Four molars per quadrant were present
as in other marsupials and a large diastema separated them from the chisel-like incisors, as in Vombatus. However only three molars were operational. Only Zalambdalestes has a similar deeply convex maxilla, but it is lined with more premolars and only three molars. The occlusal surfaces are sharply inclined in Vintana.

Klinorhynchy
This is a new term, at least for me, as of today. It means “downwardly bent face.” That applies to VintanaVombatus and to a less extent, Zalambdalestes.

Mosaic traits
Krause et al. report, “an array of primitive features reminiscent of the most basal mammaliaforms, or even non-mammaliaform cynodonts, coupled with highly derived features unknown in any otherMesozoic mammaliaform.” My comments below  follow their comments:

  1. “The snout of Vintana exhibits a number of features that are unique among mammaliaforms including the retention of a septomaxilla with both a large posterodorsal facial process and an intranarial process.” That same area houses tooth roots in Vombatus and internally is taken over by neuromuscular grooves in Vintana. In therapsids, the external expression of the septomaxilla IS the lacrimal with the dorsal maxilla laminated over it. In any case, here with the reduction of the maxilla combined with lacrimal – premaxilla contact combined with a fine network of cracks and sutures, I would lean toward not creating an autapomorphy here and just calling the present suture a crack.
  2. “The lacrimal bone is enormous and extends anteriorly to contact both the septomaxilla and premaxilla.” Enormous yes, but likewise large and in contact with the premaxilla in Vombatus where it is apparent that the lacrimal / septomaxilla is overlapped by a dorsal extension of the premaxilla.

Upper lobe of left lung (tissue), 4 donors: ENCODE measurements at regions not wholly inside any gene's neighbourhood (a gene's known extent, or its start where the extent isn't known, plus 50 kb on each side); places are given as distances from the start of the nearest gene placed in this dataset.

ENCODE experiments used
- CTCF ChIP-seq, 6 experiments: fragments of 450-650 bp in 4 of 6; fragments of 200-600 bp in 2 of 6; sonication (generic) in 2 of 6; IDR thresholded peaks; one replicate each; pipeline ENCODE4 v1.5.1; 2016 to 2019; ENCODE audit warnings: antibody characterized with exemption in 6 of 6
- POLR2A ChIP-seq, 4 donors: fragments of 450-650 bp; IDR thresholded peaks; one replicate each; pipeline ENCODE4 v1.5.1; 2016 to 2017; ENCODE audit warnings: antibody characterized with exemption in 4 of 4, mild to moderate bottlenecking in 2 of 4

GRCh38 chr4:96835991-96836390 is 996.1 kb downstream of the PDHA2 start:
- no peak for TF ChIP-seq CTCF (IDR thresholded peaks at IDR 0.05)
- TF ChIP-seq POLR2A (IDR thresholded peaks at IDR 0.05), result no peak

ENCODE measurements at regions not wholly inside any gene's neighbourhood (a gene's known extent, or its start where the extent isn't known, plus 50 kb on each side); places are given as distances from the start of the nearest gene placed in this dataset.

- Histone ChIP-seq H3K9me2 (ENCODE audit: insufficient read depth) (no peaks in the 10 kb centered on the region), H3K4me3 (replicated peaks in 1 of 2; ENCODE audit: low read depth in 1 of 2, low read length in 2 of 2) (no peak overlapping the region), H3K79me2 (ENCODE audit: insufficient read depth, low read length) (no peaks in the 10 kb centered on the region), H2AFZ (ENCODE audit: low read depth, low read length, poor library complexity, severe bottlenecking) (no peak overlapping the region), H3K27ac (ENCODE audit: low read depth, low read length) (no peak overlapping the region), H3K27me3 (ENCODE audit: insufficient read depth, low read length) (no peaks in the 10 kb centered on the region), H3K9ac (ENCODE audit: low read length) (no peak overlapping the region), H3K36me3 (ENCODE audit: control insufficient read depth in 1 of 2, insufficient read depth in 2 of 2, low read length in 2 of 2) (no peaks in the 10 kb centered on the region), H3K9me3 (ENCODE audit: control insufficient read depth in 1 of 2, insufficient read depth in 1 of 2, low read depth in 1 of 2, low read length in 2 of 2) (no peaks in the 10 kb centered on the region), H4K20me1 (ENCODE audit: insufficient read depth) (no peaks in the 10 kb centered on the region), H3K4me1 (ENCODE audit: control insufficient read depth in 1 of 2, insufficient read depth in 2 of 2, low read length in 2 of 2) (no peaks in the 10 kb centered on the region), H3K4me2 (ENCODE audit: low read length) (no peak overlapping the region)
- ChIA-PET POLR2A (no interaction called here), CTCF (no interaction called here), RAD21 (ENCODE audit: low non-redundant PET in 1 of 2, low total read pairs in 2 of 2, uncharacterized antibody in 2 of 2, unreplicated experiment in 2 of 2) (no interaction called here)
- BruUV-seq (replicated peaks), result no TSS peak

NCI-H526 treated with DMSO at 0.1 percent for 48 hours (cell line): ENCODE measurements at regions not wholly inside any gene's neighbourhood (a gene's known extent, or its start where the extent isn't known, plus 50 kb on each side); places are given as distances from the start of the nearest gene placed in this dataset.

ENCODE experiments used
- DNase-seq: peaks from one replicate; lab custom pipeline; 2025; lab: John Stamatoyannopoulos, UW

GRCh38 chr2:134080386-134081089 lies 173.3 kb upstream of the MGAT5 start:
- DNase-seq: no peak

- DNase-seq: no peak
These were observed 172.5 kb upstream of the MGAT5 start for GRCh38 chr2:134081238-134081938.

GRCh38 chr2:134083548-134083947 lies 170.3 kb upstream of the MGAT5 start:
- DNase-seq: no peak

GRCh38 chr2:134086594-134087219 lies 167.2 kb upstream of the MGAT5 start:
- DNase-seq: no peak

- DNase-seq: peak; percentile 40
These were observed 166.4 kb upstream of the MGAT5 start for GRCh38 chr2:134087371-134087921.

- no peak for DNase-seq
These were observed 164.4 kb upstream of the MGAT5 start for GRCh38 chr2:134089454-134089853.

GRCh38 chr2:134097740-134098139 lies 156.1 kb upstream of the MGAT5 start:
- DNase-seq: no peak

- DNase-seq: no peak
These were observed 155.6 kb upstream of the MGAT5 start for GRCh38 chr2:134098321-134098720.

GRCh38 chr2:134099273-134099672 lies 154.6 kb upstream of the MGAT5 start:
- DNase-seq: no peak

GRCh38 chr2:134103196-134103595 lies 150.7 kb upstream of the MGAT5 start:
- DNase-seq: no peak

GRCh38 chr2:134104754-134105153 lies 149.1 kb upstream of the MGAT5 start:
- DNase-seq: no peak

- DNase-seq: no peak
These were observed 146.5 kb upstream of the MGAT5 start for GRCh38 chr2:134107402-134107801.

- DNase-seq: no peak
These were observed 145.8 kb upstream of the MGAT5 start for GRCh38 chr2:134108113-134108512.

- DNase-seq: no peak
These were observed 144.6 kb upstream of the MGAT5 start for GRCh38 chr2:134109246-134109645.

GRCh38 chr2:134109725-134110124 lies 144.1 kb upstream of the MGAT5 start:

3. “The lacrimal and palatine bones of Vintana contribute significantly to the nasal cavity” No internal nasal data for Vombatus, but it would be interesting to see if the well-developed set of turbinals found in Vintana matches.
  4. “No Mesozoic mammaliaform has a jugal as enlarged, and with as massive a ventral flange, as that of Vintana.” Lacking only a descending process, Vombatus also has a massive jugal.
  5. “The palate of Vintana is very narrow, has a rugose texture, and lacks vacuities or any sizable foramina (other than the incisive foramina anteriorly). The palatines are fused in the midline and extend forward to contact thepremaxillae, thus excluding the maxillae from contacting one another in the midline.” Based on DGS tracings, I don’t see the palatines excluding contact between the maxillaries (Fig. 1) nor do the palatines extend to the premaxilla. The vomers were overlooked. The premaxillae are narrower than reconstructed. Vombatus has a similar, but still odd triangular palatine though much wider.